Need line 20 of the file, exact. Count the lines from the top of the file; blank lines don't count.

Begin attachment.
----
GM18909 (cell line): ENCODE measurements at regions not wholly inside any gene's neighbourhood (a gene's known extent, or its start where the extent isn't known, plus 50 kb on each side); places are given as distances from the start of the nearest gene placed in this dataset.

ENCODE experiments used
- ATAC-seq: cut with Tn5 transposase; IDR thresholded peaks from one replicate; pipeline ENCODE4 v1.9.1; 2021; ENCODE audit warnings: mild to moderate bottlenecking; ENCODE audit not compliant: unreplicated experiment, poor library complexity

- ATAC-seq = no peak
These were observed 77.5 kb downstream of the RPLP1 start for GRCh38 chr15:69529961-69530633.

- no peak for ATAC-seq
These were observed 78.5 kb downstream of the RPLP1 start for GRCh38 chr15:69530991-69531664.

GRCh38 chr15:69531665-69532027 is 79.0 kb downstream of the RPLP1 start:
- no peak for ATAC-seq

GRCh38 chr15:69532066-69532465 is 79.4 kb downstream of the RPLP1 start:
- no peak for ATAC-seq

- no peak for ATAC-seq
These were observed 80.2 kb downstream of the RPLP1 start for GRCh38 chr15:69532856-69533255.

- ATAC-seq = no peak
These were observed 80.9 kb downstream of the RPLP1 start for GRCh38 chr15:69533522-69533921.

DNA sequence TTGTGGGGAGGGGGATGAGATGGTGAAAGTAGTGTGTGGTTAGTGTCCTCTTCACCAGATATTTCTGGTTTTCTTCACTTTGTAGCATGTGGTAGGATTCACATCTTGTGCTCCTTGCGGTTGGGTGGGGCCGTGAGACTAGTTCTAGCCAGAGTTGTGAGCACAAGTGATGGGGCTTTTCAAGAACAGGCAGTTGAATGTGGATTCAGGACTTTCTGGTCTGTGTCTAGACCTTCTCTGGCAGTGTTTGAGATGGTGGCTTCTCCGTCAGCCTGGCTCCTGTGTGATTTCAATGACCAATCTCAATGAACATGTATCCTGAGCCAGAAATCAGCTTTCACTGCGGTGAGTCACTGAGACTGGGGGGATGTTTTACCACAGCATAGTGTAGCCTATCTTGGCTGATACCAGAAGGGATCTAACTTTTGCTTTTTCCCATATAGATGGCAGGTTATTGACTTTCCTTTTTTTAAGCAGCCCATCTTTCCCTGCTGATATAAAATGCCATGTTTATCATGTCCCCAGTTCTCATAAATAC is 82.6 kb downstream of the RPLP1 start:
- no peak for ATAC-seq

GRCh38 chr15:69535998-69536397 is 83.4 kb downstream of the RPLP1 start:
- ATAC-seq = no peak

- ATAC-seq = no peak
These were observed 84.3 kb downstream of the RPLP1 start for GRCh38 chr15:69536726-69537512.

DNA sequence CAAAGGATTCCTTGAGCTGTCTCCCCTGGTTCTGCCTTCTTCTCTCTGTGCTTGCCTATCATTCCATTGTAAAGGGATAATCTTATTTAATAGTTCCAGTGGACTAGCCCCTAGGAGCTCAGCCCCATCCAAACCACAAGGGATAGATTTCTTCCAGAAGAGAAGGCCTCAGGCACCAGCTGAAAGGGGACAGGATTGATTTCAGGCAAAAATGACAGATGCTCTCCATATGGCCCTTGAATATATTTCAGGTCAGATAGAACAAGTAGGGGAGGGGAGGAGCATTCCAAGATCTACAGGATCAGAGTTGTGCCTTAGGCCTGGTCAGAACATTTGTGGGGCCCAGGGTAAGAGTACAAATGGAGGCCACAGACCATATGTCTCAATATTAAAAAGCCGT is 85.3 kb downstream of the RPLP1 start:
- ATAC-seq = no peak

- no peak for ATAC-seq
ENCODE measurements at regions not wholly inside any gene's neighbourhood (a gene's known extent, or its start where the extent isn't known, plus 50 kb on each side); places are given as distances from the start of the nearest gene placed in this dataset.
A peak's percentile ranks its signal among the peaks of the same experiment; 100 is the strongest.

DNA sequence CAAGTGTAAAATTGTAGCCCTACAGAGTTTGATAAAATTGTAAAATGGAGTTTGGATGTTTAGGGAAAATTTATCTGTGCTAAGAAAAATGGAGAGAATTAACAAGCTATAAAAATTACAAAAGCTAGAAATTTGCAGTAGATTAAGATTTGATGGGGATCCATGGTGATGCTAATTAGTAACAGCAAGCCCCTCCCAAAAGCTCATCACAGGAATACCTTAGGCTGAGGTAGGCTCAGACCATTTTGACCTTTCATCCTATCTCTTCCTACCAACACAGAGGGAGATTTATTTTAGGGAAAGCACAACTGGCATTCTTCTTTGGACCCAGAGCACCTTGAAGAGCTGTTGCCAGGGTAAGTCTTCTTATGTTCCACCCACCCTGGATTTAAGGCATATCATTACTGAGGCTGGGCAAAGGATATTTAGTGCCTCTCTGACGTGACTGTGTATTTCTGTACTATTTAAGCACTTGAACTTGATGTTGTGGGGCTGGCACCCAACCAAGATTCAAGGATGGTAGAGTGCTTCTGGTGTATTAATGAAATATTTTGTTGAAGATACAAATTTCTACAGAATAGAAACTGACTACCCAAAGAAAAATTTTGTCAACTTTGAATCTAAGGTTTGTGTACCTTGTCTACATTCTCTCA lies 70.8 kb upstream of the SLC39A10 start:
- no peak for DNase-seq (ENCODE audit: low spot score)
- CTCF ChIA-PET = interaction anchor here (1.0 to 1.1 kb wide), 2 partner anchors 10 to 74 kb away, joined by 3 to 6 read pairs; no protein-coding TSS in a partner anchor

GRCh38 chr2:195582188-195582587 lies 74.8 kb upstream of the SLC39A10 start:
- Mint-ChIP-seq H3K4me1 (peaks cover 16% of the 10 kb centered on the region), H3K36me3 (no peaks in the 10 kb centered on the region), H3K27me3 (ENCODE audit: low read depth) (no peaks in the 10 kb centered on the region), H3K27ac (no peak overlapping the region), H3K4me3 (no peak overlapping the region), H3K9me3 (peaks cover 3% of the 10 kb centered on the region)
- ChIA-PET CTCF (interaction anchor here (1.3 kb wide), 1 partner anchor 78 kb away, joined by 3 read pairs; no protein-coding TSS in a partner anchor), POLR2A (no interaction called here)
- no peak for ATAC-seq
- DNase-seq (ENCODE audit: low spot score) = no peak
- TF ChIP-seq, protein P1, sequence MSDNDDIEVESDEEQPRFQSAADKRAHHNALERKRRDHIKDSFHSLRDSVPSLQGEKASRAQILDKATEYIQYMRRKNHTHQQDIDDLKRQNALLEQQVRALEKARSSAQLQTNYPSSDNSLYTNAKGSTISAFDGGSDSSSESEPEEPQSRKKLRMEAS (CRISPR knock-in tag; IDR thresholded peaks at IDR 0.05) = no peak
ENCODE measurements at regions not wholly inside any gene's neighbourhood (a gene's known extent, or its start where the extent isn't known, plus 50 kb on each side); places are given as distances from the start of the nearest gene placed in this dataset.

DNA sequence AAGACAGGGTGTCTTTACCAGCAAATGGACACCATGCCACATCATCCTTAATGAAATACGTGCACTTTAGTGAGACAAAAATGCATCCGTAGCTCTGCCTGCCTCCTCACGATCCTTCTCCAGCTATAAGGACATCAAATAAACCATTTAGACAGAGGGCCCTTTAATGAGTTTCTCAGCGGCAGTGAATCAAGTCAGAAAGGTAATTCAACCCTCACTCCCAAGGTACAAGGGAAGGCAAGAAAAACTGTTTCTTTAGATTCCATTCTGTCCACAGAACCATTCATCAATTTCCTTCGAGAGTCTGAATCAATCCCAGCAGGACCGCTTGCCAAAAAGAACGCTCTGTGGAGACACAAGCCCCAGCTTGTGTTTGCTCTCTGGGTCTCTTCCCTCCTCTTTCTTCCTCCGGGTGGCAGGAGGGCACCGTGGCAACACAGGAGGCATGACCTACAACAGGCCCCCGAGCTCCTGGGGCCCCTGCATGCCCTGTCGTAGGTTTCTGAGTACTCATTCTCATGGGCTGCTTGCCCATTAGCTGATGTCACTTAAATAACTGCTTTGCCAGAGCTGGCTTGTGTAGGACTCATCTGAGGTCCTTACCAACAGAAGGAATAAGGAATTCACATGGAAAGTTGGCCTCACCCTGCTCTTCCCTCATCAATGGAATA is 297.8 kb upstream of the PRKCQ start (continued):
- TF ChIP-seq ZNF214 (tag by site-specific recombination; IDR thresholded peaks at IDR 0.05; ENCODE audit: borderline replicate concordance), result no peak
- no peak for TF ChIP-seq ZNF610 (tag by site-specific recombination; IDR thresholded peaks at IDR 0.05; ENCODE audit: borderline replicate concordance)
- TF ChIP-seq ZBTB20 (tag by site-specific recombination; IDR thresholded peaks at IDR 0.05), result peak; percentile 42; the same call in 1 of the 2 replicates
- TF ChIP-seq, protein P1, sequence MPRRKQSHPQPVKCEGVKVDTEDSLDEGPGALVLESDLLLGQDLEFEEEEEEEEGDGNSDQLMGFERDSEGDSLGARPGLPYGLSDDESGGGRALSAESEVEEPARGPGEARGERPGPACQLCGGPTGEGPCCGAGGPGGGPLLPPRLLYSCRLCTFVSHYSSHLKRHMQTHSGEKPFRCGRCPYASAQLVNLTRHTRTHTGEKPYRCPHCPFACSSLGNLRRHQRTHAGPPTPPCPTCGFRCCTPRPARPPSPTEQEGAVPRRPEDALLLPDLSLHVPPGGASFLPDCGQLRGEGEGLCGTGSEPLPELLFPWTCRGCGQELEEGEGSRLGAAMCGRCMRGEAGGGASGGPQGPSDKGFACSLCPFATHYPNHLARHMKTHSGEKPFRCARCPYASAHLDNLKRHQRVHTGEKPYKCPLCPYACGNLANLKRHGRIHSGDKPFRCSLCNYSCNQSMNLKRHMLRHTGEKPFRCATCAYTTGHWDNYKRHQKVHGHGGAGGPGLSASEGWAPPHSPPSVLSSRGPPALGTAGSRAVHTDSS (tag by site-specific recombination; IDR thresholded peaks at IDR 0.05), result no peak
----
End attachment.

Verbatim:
- ATAC-seq = no peak